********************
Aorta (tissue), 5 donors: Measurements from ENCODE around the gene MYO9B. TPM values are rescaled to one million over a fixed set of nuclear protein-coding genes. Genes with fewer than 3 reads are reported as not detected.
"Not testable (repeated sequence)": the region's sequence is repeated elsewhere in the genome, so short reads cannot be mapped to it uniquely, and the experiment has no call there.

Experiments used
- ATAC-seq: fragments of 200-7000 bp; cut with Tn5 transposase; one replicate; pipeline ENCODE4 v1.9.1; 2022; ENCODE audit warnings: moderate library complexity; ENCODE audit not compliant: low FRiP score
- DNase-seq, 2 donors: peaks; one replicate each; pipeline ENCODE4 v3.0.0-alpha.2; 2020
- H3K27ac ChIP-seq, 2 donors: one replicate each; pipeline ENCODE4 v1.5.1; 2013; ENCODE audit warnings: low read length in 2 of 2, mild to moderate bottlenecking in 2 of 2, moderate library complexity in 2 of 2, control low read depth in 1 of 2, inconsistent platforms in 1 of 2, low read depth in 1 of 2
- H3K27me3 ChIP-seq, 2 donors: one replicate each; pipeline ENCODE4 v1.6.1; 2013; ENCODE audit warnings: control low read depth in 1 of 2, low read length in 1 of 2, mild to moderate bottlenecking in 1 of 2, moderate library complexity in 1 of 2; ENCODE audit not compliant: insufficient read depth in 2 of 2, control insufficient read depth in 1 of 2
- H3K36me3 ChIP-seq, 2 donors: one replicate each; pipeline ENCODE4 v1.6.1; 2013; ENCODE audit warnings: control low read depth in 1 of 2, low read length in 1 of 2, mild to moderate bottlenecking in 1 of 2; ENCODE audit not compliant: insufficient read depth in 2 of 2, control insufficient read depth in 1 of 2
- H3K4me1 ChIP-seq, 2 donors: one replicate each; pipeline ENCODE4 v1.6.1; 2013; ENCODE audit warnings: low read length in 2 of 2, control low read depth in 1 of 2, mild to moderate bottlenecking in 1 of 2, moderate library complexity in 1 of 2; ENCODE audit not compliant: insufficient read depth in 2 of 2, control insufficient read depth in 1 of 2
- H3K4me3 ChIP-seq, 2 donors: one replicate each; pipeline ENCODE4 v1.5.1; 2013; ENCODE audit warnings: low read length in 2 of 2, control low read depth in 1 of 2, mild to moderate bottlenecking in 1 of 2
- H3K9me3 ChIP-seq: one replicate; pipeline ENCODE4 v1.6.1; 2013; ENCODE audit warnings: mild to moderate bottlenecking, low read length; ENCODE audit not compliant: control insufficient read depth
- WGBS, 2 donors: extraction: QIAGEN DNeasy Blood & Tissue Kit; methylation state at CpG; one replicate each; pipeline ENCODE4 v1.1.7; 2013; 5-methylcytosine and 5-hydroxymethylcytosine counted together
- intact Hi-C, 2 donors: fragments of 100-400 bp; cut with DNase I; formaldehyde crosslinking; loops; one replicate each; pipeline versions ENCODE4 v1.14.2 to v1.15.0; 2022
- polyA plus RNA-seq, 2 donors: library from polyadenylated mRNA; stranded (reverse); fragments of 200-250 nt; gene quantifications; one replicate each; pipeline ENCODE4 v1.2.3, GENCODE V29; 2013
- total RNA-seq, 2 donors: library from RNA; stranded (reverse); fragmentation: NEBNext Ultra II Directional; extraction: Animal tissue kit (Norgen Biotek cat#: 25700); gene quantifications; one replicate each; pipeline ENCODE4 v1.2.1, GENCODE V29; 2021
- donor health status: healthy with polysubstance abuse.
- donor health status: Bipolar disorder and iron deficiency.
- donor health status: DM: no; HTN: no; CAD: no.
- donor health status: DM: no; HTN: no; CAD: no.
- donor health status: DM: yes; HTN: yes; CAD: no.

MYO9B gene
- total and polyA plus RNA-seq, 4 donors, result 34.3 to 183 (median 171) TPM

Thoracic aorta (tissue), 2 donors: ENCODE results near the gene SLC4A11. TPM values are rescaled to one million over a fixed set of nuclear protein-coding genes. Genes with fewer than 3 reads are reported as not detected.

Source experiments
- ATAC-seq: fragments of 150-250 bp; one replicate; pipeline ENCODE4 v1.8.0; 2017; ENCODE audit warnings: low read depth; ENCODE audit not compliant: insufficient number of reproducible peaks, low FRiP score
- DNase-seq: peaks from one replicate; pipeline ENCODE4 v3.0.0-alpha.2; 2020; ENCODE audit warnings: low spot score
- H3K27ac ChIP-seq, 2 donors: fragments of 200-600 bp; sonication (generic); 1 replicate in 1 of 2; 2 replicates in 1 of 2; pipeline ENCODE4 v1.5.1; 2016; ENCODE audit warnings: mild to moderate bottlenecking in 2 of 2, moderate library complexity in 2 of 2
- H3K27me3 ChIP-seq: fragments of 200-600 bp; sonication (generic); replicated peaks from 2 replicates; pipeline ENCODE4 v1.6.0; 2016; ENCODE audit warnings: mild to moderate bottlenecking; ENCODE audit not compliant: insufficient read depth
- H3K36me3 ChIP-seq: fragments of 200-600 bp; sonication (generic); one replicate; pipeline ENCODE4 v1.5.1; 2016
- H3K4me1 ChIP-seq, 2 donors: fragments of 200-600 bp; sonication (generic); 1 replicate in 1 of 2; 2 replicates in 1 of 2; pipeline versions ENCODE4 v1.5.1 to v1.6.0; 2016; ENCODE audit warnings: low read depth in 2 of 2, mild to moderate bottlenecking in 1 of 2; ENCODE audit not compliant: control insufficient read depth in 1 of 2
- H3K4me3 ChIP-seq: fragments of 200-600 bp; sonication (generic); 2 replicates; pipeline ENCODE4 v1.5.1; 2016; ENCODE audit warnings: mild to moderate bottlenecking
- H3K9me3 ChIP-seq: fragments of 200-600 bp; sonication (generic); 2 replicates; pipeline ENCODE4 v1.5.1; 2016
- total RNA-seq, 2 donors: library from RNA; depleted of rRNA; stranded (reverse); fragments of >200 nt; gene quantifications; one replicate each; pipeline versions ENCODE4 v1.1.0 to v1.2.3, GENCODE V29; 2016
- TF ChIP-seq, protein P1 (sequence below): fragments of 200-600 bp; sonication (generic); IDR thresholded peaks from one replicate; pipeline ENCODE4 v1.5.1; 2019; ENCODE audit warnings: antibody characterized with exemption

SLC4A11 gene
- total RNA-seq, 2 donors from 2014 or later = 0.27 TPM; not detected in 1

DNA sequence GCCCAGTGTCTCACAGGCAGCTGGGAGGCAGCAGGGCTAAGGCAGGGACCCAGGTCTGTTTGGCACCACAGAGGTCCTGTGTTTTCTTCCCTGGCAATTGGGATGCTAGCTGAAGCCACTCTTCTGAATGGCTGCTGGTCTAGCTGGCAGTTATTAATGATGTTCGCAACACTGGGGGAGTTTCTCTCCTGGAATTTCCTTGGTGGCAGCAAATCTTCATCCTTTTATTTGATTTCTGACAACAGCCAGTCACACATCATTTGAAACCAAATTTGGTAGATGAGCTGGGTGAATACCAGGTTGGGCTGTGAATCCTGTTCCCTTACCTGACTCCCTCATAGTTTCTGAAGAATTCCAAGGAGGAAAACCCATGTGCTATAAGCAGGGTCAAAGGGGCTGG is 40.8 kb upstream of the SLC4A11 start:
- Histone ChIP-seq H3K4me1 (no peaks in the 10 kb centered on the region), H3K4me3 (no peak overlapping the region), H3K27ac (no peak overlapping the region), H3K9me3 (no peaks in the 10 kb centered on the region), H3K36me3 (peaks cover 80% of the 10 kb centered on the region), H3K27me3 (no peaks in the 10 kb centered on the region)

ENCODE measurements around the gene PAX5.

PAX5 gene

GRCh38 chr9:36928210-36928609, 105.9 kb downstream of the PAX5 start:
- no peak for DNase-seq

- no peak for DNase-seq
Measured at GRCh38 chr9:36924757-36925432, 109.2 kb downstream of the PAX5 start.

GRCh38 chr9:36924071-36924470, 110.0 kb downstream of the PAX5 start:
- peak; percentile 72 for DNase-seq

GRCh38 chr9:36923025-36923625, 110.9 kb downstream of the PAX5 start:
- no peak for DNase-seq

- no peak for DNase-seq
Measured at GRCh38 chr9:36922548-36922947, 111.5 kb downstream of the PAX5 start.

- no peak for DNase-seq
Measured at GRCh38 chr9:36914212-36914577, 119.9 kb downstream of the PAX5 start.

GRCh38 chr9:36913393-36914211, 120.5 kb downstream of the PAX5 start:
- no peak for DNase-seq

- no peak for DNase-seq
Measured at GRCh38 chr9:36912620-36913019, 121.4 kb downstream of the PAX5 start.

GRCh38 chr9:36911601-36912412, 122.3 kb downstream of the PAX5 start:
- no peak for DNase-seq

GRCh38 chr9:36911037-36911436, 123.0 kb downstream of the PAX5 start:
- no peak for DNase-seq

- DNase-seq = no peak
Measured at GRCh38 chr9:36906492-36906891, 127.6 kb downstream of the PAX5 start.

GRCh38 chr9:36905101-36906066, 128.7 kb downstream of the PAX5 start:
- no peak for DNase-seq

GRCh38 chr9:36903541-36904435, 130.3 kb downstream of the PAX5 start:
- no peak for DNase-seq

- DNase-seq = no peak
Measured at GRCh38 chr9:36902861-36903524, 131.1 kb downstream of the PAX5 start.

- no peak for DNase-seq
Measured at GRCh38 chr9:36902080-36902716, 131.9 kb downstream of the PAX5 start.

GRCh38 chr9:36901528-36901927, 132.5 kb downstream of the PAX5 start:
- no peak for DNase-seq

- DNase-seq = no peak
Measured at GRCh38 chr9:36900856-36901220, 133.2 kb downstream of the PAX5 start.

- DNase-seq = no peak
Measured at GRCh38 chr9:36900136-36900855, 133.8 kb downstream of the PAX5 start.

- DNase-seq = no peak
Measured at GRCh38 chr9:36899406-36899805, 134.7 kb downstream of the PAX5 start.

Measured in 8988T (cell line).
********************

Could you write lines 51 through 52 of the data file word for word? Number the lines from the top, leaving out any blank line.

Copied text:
- no peak for DNase-seq
Measured at GRCh38 chr9:36914212-36914577, 119.9 kb downstream of the PAX5 start.